Magnetic resonance imaging
Springer Online Journal Archives 1860-2000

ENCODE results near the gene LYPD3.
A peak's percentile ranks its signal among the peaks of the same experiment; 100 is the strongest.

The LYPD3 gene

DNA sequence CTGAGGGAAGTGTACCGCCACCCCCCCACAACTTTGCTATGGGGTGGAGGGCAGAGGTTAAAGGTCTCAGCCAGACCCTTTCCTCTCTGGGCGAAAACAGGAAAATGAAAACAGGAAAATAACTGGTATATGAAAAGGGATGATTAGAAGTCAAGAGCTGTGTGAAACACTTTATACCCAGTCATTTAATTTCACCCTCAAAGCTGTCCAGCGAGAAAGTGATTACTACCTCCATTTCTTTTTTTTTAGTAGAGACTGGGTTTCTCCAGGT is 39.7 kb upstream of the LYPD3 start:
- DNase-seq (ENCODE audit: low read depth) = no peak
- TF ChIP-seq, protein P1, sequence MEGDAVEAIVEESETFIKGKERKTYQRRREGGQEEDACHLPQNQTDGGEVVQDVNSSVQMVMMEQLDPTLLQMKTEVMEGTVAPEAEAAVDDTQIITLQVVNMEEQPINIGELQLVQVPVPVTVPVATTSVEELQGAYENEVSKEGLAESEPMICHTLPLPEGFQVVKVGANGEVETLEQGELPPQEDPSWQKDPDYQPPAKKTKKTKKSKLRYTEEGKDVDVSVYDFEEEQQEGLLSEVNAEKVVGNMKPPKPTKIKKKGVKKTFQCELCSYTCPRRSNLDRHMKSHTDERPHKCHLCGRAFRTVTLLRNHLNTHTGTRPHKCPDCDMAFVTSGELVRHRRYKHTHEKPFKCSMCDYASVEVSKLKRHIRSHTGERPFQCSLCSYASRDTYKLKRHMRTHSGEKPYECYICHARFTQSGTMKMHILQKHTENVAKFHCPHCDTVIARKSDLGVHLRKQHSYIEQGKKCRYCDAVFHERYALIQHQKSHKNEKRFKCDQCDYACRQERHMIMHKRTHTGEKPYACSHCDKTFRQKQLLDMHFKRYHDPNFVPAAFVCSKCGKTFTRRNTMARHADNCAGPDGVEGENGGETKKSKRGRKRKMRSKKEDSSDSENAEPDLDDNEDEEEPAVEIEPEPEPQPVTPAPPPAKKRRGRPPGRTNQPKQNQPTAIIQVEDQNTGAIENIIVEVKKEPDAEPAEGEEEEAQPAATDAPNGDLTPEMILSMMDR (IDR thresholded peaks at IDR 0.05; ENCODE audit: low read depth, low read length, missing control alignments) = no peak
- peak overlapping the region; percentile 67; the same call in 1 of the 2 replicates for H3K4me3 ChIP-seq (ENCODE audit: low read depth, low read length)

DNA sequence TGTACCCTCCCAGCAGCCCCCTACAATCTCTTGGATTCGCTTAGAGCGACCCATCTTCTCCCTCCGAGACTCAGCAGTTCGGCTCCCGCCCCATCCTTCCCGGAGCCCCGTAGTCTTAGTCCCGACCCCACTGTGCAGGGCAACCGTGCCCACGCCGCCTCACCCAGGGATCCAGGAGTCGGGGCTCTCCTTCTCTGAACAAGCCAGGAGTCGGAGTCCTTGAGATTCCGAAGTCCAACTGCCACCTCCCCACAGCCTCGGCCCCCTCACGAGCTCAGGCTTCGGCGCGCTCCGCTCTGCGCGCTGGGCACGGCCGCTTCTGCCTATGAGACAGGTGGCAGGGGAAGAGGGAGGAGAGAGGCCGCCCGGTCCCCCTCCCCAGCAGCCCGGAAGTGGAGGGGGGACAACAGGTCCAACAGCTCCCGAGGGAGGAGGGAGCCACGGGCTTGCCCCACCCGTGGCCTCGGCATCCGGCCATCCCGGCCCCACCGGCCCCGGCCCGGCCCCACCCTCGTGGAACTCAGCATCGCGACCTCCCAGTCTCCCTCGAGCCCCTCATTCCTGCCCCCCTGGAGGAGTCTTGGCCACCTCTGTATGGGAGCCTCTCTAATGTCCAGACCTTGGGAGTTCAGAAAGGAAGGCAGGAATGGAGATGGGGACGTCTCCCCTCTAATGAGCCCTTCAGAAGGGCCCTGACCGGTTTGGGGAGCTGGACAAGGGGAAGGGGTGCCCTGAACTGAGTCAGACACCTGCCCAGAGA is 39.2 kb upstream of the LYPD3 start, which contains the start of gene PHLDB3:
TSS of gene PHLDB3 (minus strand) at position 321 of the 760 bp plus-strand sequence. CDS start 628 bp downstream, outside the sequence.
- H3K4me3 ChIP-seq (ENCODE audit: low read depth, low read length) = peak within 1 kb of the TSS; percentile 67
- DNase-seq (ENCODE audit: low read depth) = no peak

Abstract The aim of the study was to compare the diagnostic accuracy of scintimammography with technetium-99m methoxyisobutylisonitrile (MIBI; SMM) in the detection of primary breast cancer with that of mammography (MM) and magnetic resonance imaging (MRI). Fifty-six patients with suspected lesions detected by palpation or MM were included in the study. Within the 4 weeks preceding excisional biopsy, MM and MRI were performed in all patients. Between 5 and 10 min after the injection of 740 MBq99mTc-MIBI, SMM in the prone position was performed. In the total group of 56 patients, 43 lesions were palpable, while 13 were non-palpable but were detected by MM. Breast cancer was confirmed by histopathology in 27 of the patients (22 palpable and 5 non-palpable carcinomas). The tumour size ranged from 6 to 80 mm in diameter. For non-palpable lesions, the sensitivity of SMM, MM and MRI was 60%, 60% and 100%, respectively, while the specificity was 75%, 25% and 50%, respectively. For palpable breast lesions, all methods showed high sensitivity (SMM 91%, MM 95%, MRI 91%) but SMM demonstrated significantly higher specificity (SMM 62%, MM 10%, MRI 15%). In two mammographically negative tumours (dense tissue), SMM showed a positive result. In comparison to MRI, one additional carcinoma could be diagnosed by SMM. It may be concluded that for palpable breast lesions, the diagnostic accuracy of SMM is superior to that of MM and MRI. Through the complementary use of SMM it is possible to increase the sensitivity for the detection of breast cancer and multicentric disease. In patients in whom the status of a palpable breast mass remains unclear, SMM may help to reduce the amount of unnecessary biopsies.
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